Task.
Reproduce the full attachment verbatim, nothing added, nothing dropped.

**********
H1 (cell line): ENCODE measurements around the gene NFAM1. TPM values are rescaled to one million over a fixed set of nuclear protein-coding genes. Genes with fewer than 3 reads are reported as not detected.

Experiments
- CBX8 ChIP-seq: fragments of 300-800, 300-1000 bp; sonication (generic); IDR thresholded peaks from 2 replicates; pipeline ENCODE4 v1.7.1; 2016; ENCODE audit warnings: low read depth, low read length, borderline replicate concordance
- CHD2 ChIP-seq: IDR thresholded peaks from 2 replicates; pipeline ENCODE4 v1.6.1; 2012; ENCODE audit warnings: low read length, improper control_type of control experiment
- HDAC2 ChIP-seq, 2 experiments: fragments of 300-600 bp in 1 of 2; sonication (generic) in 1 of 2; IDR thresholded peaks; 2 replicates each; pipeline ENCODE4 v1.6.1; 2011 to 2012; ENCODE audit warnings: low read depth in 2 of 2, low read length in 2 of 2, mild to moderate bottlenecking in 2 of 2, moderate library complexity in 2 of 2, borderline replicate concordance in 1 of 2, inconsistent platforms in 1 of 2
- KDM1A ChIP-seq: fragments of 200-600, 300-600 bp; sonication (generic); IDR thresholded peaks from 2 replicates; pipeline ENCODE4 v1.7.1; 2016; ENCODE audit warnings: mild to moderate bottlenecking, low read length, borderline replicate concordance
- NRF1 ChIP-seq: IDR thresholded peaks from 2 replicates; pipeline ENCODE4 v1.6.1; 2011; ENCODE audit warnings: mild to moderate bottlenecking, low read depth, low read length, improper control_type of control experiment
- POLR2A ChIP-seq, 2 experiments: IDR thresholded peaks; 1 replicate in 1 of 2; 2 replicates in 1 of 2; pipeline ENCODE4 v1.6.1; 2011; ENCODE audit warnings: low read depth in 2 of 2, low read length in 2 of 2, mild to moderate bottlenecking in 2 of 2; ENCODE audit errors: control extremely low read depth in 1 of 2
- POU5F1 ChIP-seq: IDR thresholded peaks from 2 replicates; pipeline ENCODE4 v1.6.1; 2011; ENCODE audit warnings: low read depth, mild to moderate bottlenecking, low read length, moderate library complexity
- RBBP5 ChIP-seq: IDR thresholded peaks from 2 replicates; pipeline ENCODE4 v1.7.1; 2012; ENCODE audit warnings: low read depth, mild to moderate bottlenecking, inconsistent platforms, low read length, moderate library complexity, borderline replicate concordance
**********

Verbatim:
H1 (cell line): ENCODE measurements around the gene NFAM1. TPM values are rescaled to one million over a fixed set of nuclear protein-coding genes. Genes with fewer than 3 reads are reported as not detected.

Experiments
- CBX8 ChIP-seq: fragments of 300-800, 300-1000 bp; sonication (generic); IDR thresholded peaks from 2 replicates; pipeline ENCODE4 v1.7.1; 2016; ENCODE audit warnings: low read depth, low read length, borderline replicate concordance
- CHD2 ChIP-seq: IDR thresholded peaks from 2 replicates; pipeline ENCODE4 v1.6.1; 2012; ENCODE audit warnings: low read length, improper control_type of control experiment
- HDAC2 ChIP-seq, 2 experiments: fragments of 300-600 bp in 1 of 2; sonication (generic) in 1 of 2; IDR thresholded peaks; 2 replicates each; pipeline ENCODE4 v1.6.1; 2011 to 2012; ENCODE audit warnings: low read depth in 2 of 2, low read length in 2 of 2, mild to moderate bottlenecking in 2 of 2, moderate library complexity in 2 of 2, borderline replicate concordance in 1 of 2, inconsistent platforms in 1 of 2
- KDM1A ChIP-seq: fragments of 200-600, 300-600 bp; sonication (generic); IDR thresholded peaks from 2 replicates; pipeline ENCODE4 v1.7.1; 2016; ENCODE audit warnings: mild to moderate bottlenecking, low read length, borderline replicate concordance
- NRF1 ChIP-seq: IDR thresholded peaks from 2 replicates; pipeline ENCODE4 v1.6.1; 2011; ENCODE audit warnings: mild to moderate bottlenecking, low read depth, low read length, improper control_type of control experiment
- POLR2A ChIP-seq, 2 experiments: IDR thresholded peaks; 1 replicate in 1 of 2; 2 replicates in 1 of 2; pipeline ENCODE4 v1.6.1; 2011; ENCODE audit warnings: low read depth in 2 of 2, low read length in 2 of 2, mild to moderate bottlenecking in 2 of 2; ENCODE audit errors: control extremely low read depth in 1 of 2
- POU5F1 ChIP-seq: IDR thresholded peaks from 2 replicates; pipeline ENCODE4 v1.6.1; 2011; ENCODE audit warnings: low read depth, mild to moderate bottlenecking, low read length, moderate library complexity
- RBBP5 ChIP-seq: IDR thresholded peaks from 2 replicates; pipeline ENCODE4 v1.7.1; 2012; ENCODE audit warnings: low read depth, mild to moderate bottlenecking, inconsistent platforms, low read length, moderate library complexity, borderline replicate concordance